The sky over the office was blue, red and white, and contrails covered the heavens like a child's cross-hatched notion of infinity, stretching out to some poorly defined vanishing point.
For all my life I lived under a full sky, a sky full of man. The visual affirmation of man's continued refusal to admit that he was just another animal - the sign that he could re-make the world entire in a reflected image of himself, his inner imaginings. The contrails were our mark on the world itself.
Then the disasters came, and the skies emptied out, and remained empty. Late afternoon came, and the commerce of humanity was - gone. We were too far out from the major cities for the combat air patrols to quarter our skies in protection of the remaining buildings, the communication centres, the vital hubs. There was just - nothing.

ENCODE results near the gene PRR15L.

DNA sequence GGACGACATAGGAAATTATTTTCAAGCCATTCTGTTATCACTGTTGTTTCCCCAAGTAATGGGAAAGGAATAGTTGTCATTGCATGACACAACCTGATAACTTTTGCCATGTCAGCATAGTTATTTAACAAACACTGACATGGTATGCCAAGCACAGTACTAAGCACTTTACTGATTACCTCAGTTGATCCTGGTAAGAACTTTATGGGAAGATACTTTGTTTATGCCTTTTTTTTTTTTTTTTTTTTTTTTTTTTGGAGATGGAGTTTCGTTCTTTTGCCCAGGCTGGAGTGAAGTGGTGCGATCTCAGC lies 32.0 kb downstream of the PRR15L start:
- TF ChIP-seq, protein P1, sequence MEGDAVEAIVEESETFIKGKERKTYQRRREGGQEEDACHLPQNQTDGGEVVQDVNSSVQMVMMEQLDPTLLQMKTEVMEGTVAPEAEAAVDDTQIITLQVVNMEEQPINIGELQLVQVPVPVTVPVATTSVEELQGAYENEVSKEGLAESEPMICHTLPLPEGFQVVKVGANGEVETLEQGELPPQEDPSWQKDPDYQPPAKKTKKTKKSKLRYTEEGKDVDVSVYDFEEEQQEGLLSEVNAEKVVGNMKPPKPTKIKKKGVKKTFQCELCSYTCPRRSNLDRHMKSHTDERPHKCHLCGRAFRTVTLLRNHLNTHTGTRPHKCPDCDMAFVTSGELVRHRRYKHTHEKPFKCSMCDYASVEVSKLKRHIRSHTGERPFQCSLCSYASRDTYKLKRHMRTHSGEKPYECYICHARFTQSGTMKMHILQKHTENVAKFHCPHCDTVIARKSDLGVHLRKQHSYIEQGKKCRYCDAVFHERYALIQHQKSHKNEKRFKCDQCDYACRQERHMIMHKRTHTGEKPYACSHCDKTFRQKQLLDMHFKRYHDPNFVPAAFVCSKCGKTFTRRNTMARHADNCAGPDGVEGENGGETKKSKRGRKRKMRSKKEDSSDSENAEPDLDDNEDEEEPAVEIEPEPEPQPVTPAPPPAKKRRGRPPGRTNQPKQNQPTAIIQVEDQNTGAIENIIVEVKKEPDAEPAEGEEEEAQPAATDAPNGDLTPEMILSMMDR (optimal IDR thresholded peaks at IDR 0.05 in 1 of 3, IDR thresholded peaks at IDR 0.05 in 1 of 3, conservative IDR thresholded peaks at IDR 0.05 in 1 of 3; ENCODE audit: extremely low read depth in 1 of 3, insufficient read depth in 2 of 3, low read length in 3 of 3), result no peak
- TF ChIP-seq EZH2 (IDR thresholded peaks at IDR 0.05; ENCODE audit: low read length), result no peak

And the skies were terribly, terribly blue, and empty, and it was as if man was already gone, and if we were not quite extinct, it was as if our dreams had died before us. The skies were empty.
Then, at last, they resumed flights, and there were new fears, and you couldn't help but twitch whenever a plane appeared overhead, in irrational fear that it might fall, but these were little fears, and lesser worries. The skies had men in them again; the void was full.
The great blue abyss was divided, by white contrails stretching off towards forever.